April 26, 2017 1:40 pm

Drone operator desperately tries to alert surfers shark is lurking beneath them

WATCH: The surfers had no idea that a shark was swimming just below them, even waving and smiling at the drone.


Photographer and amateur astronomer David Finlay was testing his new drone over a beach in New South Wales, Australia on Monday, when he spotted something that sent a chill up his spine: a shark lurking beneath the surface of the water where three surfers were relaxing on their boards.

Story continues below

“I’ll be honest, it was quite a bit of panic. These are young surfers and it was directly beneath them. I could see that it was right there. I felt a lot of concern for those guys,” said Finlay.

Finlay said last year, a surfer lost a limb to a great white shark at a nearby beach and he was worried about a similar outcome.

READ MORE: Drone captures great white shark approaching unsuspecting surfer in Australia

The surfers had no idea that a shark was swimming just below them, even waving and smiling at Finlay’s drone.

“They didn’t know what was going through my mind and the panic I was feeling for them! It was quite obvious they didn’t know what was swimming beneath them,” he said.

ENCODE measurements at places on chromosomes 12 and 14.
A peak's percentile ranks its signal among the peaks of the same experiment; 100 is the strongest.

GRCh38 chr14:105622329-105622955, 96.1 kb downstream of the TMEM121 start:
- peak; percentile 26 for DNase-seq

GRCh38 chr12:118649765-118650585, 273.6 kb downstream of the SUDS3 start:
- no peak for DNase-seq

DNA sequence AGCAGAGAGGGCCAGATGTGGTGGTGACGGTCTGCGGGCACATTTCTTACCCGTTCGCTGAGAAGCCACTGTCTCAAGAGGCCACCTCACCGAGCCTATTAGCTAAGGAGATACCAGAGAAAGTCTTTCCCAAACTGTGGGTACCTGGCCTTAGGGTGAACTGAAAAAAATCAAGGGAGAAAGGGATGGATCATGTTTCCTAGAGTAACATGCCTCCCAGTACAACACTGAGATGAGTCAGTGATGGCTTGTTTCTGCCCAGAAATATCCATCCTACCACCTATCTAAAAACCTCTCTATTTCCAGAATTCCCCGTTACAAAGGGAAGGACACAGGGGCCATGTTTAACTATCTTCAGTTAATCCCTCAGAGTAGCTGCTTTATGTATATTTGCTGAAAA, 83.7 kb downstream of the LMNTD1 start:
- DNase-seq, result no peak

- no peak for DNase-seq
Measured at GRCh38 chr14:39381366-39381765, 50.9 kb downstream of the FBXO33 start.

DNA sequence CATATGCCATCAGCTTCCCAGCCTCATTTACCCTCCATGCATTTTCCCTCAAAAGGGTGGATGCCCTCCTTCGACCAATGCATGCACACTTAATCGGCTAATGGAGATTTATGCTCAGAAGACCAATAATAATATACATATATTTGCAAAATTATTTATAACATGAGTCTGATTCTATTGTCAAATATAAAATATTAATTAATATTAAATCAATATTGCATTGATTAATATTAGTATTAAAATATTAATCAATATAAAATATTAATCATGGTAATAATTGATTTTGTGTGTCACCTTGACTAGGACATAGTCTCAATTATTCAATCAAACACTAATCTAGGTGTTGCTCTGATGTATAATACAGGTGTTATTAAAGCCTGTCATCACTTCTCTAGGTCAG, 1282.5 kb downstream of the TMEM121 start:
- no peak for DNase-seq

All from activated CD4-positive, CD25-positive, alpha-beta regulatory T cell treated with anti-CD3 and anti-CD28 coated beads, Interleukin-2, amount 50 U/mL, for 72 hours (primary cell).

Finlay can be heard in the video asking people around him if anyone had a phone on them to call a lifeguard. He said he then decided to run down the beach to find a guard, only to find that the lifeguard’s shift had finished an hour prior.

“As I was running down to the beach, I was quite happy to see that [the shark] was moving away to a much safer distance,” said Finlay.

But Finlay said he stuck around a bit to inform other surfers coming out of the water of what he and his drone had observed.

The government in New South Wales launched an AU$16-million drone observation project last year to help detect and deter shark activity on their beaches. They released footage of other close encounters between sharks and surfers earlier this year.

READ MORE: Kayaker captures close call with Great White shark off coast of Australia

Finlay believes that with the popularity of commercial drones, even everyday drone enthusiasts could help swimmers become aware of any shark activity in their vicinity.

“Perhaps there is some sort of manoeuvre that a drone operator can perform, such as wiggling from side-to-side or rotating really quickly, that if the surfers were to notice that they’d know that as a [universal] symbol, that any drone could perform, to let surfers know there’s potentially something dangerous beneath them,” he mused, acknowledging that some people may take advantage of this as a prank.

“We don’t necessarily have to rely on the government to do these things for us, there’s no reason why people can’t go out and do these things themselves.”

© 2017 Global News, a division of Corus Entertainment Inc.

Report an error


Want to discuss? Please read our Commenting Policy first.